In this report, the Manhattan Institute’s Center for Policing Terrorism (CPT) offers twelve recommendations for establishing new—or enhancing existing—fusion centers. We base these recommendations on a review of current literature, an assessment of existing fusion centers, and interviews with federal, state, and local leaders. Since the resources available to state and local governments are constrained, we have attempted to provide recommendations that we deem to be both necessary components of a well-functioning fusion center and resource-neutral.

It is our hope that the recommendations and information shared in this report will assist municipalities in strengthening the operations of their fusion centers. CPT thanks the members of the New Jersey State Police, the leadership and members of the New Jersey Regional Operations and Intelligence Center (ROIC), and the New Jersey Office of Homeland Security and Preparedness for the opportunity to discuss these recommendations and learn from their experiences. We would also like to thank the leadership of the Naval Postgraduate School Center for Homeland Defense and Security, who greatly informed this effort.

Sincerely,
Tim Connors and John Rollins


STATE FUSION CENTERS IN THE POST-9/11 ENVIRONMENT[1]

Our goal is to have a two-way flow where federal, state, and local officials contribute and analyze intelligence information collected at every level. By the end of 2008, we will have intelligence and operations personnel at every major fusion center in the United States.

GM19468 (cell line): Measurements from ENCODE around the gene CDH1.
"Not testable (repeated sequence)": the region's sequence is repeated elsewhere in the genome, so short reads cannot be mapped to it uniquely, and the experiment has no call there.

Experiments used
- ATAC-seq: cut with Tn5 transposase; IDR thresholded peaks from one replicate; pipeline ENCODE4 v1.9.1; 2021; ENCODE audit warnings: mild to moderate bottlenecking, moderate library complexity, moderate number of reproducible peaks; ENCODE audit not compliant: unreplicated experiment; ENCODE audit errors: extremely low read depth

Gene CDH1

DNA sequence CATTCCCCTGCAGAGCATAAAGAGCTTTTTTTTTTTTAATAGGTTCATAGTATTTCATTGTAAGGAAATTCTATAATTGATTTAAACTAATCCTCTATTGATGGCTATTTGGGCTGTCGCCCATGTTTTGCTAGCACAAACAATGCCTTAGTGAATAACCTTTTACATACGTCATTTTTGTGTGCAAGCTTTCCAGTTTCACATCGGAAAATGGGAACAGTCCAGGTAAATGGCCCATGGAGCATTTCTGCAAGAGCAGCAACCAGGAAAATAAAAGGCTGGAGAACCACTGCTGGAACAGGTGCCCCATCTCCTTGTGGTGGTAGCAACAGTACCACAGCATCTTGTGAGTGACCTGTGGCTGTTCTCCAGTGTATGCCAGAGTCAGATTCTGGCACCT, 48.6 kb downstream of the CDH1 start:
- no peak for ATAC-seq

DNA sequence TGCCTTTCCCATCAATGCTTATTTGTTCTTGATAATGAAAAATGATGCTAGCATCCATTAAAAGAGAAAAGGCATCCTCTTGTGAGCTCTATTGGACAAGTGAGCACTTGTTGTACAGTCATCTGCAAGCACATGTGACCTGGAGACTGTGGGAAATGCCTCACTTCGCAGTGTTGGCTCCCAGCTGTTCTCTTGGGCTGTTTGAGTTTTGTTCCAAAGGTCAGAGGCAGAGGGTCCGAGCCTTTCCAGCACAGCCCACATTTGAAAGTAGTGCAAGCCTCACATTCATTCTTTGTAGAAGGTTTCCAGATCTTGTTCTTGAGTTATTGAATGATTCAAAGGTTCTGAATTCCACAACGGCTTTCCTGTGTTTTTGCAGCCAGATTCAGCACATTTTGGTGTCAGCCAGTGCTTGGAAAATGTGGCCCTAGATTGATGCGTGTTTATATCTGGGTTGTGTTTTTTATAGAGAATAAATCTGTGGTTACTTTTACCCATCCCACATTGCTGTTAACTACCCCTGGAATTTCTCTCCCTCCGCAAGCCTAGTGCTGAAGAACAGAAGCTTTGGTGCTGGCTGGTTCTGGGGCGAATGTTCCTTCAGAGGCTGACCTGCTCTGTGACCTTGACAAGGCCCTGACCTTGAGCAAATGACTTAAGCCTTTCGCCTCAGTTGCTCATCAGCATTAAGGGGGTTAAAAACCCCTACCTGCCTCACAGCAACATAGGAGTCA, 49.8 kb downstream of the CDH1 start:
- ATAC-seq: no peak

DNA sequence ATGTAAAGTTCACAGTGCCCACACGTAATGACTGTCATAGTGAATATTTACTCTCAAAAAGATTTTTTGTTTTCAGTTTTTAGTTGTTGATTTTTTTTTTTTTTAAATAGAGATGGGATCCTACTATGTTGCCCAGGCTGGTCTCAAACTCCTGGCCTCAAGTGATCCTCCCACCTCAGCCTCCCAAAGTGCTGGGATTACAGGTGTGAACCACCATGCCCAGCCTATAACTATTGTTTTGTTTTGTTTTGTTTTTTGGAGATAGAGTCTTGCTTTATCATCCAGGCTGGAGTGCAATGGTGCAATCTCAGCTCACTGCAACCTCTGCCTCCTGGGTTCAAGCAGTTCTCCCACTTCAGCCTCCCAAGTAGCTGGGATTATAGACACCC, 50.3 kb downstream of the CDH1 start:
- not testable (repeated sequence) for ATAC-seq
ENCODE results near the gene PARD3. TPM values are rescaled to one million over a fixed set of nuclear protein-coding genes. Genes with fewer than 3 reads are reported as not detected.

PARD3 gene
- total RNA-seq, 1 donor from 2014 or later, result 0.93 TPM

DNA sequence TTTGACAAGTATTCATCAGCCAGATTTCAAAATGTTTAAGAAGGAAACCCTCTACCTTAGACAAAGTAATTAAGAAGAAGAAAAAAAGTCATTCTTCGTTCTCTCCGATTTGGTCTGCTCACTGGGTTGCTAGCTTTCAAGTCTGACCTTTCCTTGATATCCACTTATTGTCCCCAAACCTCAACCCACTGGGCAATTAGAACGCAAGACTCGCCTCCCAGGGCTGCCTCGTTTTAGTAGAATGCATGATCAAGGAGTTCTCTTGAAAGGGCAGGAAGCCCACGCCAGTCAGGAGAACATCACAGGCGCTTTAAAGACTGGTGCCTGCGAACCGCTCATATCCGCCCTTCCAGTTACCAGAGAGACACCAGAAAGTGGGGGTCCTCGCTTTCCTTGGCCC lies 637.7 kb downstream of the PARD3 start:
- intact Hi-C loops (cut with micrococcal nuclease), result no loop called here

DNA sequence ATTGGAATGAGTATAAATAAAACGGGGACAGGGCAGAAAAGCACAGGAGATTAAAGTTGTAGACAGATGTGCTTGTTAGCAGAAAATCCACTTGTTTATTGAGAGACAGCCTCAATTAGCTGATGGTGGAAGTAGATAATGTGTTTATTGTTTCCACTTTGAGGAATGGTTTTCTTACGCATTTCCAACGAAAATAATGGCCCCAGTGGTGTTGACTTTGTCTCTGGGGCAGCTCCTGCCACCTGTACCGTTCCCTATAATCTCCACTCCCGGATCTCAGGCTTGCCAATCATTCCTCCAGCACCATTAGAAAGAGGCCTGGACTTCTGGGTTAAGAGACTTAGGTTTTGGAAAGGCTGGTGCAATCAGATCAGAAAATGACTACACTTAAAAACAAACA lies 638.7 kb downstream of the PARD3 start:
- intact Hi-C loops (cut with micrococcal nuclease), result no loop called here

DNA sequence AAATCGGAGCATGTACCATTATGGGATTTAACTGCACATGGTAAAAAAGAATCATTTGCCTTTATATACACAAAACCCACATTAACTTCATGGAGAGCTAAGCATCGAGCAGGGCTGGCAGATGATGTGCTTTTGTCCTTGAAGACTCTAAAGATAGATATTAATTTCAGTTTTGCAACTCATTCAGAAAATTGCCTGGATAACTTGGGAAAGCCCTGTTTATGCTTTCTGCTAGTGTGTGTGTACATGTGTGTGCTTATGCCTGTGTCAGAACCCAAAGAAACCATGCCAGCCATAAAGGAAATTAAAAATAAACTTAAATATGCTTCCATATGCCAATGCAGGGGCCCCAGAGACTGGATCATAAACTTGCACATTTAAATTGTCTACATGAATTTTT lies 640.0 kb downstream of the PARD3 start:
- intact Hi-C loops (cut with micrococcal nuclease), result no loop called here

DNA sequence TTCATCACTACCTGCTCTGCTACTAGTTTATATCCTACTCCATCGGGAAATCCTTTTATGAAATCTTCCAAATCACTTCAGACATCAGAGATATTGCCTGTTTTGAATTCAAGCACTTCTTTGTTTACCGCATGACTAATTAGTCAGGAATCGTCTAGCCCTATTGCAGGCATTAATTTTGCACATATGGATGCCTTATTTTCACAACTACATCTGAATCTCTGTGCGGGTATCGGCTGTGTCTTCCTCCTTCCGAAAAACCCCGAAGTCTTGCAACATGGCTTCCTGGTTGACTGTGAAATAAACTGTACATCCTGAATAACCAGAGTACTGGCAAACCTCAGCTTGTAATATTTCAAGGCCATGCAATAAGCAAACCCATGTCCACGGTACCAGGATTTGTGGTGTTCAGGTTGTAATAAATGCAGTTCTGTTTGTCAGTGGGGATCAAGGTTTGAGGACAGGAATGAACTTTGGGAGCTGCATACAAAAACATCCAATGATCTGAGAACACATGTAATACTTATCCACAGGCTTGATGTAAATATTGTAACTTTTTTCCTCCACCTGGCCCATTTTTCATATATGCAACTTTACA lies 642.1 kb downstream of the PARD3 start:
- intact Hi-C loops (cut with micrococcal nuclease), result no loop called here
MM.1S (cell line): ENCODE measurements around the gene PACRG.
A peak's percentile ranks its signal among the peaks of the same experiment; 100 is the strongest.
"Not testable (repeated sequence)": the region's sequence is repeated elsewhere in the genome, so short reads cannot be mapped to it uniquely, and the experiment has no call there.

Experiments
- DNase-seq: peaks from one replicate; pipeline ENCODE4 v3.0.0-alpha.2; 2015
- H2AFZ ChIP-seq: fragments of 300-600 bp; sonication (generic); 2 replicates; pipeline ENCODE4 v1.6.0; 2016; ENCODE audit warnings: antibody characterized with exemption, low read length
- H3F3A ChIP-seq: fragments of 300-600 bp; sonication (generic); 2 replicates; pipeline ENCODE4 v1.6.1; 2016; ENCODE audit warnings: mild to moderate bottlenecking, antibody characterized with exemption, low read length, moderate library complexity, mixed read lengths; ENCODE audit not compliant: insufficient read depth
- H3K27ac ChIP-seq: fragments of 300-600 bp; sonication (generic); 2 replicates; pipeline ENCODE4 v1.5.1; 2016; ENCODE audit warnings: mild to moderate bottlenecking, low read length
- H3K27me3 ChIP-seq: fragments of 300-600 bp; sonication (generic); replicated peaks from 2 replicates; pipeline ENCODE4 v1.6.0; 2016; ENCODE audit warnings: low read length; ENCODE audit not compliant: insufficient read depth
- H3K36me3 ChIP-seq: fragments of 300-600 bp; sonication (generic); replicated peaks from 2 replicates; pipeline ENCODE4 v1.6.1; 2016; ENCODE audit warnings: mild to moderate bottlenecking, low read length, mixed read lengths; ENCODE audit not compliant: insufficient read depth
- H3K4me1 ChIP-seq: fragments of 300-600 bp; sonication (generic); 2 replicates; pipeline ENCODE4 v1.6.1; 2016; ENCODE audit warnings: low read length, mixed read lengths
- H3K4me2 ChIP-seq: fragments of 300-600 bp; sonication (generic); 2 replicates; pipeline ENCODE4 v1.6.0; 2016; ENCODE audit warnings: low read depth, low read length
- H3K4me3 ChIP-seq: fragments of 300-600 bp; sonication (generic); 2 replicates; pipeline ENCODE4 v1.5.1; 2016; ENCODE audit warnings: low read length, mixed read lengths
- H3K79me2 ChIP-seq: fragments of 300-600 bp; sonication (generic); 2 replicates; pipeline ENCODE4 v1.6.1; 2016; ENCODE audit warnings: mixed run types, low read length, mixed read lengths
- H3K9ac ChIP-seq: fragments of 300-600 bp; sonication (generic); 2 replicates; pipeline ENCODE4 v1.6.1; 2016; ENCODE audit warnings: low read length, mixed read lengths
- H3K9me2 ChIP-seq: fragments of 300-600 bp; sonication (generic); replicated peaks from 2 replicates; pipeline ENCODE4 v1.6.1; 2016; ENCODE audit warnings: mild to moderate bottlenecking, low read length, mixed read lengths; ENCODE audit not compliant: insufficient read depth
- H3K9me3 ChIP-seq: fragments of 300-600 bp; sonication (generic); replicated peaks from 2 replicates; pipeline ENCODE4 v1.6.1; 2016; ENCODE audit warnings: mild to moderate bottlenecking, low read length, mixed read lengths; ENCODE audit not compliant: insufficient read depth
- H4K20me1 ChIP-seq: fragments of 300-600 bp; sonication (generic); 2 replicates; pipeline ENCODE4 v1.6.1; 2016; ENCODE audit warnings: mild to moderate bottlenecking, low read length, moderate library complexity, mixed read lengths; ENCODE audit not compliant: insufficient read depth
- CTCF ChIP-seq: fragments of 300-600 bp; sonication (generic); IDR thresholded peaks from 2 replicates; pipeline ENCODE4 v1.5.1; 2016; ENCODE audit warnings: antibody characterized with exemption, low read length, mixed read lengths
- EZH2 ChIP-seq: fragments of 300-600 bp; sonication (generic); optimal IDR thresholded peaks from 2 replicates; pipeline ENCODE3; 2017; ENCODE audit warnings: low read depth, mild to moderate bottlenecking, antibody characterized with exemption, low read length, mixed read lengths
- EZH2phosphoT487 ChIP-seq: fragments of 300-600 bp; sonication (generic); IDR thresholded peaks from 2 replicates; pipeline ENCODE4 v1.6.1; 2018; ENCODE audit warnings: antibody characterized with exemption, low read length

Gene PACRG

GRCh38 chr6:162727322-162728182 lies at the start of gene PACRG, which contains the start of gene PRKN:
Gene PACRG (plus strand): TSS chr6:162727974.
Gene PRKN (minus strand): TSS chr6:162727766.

—DHS Secretary Michael Chertoff[2]

The 1993 bombing of the World Trade Center in New York precipitated one of the most extensive law enforcement investigations in U.S. history. We came to learn that a small band of Islamists, inspired by Omar Abdel Rahman, the “Blind Sheikh,” were behind this despicable act. What followed was a traditional criminal-justice case, in which the crime was investigated and the perpetrators prosecuted in criminal trials. Once these individuals were sent away to prison, the case was concluded.

Law enforcement gave little thought as to why an Egyptian cleric and a group of his followers would do such a thing. Why did they carry out a terror attack here? What did it portend for the future? Did this attack represent an emerging and growing threat to public safety that law enforcement would have to eventually confront? If so, how would law enforcement have to organize to confront these threats?

These are typical questions that an intelligence analyst attempts to answer using the intelligence cycle and other tools that are available in the field. In 1993, “intelligence” was a dirty word in law enforcement. Given a history in the 1960s and 1970s in which police intelligence units all too often violated citizen groups’ First Amendment rights, there was a widespread movement to dismantle such capabilities.